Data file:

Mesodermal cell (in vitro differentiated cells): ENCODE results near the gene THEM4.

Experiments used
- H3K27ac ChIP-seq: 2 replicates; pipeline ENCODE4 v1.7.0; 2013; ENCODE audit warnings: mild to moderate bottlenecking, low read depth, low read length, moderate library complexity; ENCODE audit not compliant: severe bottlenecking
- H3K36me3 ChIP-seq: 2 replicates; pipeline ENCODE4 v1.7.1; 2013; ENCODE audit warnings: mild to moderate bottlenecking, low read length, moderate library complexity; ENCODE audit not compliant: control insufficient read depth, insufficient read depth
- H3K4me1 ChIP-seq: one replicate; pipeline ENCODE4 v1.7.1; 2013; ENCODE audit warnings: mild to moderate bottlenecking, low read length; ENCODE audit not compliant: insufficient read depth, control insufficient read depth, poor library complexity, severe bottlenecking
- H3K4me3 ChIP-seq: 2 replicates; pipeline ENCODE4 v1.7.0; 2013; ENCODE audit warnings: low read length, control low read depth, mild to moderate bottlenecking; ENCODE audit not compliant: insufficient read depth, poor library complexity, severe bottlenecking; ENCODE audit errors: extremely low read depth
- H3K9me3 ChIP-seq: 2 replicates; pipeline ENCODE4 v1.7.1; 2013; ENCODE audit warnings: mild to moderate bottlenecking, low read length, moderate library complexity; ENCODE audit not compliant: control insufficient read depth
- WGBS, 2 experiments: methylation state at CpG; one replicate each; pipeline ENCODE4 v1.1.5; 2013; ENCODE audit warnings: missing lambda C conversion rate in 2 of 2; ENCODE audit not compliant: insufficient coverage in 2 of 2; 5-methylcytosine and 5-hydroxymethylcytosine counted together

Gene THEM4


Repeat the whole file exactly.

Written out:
Mesodermal cell (in vitro differentiated cells): ENCODE results near the gene THEM4.

Experiments used
- H3K27ac ChIP-seq: 2 replicates; pipeline ENCODE4 v1.7.0; 2013; ENCODE audit warnings: mild to moderate bottlenecking, low read depth, low read length, moderate library complexity; ENCODE audit not compliant: severe bottlenecking
- H3K36me3 ChIP-seq: 2 replicates; pipeline ENCODE4 v1.7.1; 2013; ENCODE audit warnings: mild to moderate bottlenecking, low read length, moderate library complexity; ENCODE audit not compliant: control insufficient read depth, insufficient read depth
- H3K4me1 ChIP-seq: one replicate; pipeline ENCODE4 v1.7.1; 2013; ENCODE audit warnings: mild to moderate bottlenecking, low read length; ENCODE audit not compliant: insufficient read depth, control insufficient read depth, poor library complexity, severe bottlenecking
- H3K4me3 ChIP-seq: 2 replicates; pipeline ENCODE4 v1.7.0; 2013; ENCODE audit warnings: low read length, control low read depth, mild to moderate bottlenecking; ENCODE audit not compliant: insufficient read depth, poor library complexity, severe bottlenecking; ENCODE audit errors: extremely low read depth
- H3K9me3 ChIP-seq: 2 replicates; pipeline ENCODE4 v1.7.1; 2013; ENCODE audit warnings: mild to moderate bottlenecking, low read length, moderate library complexity; ENCODE audit not compliant: control insufficient read depth
- WGBS, 2 experiments: methylation state at CpG; one replicate each; pipeline ENCODE4 v1.1.5; 2013; ENCODE audit warnings: missing lambda C conversion rate in 2 of 2; ENCODE audit not compliant: insufficient coverage in 2 of 2; 5-methylcytosine and 5-hydroxymethylcytosine counted together

Gene THEM4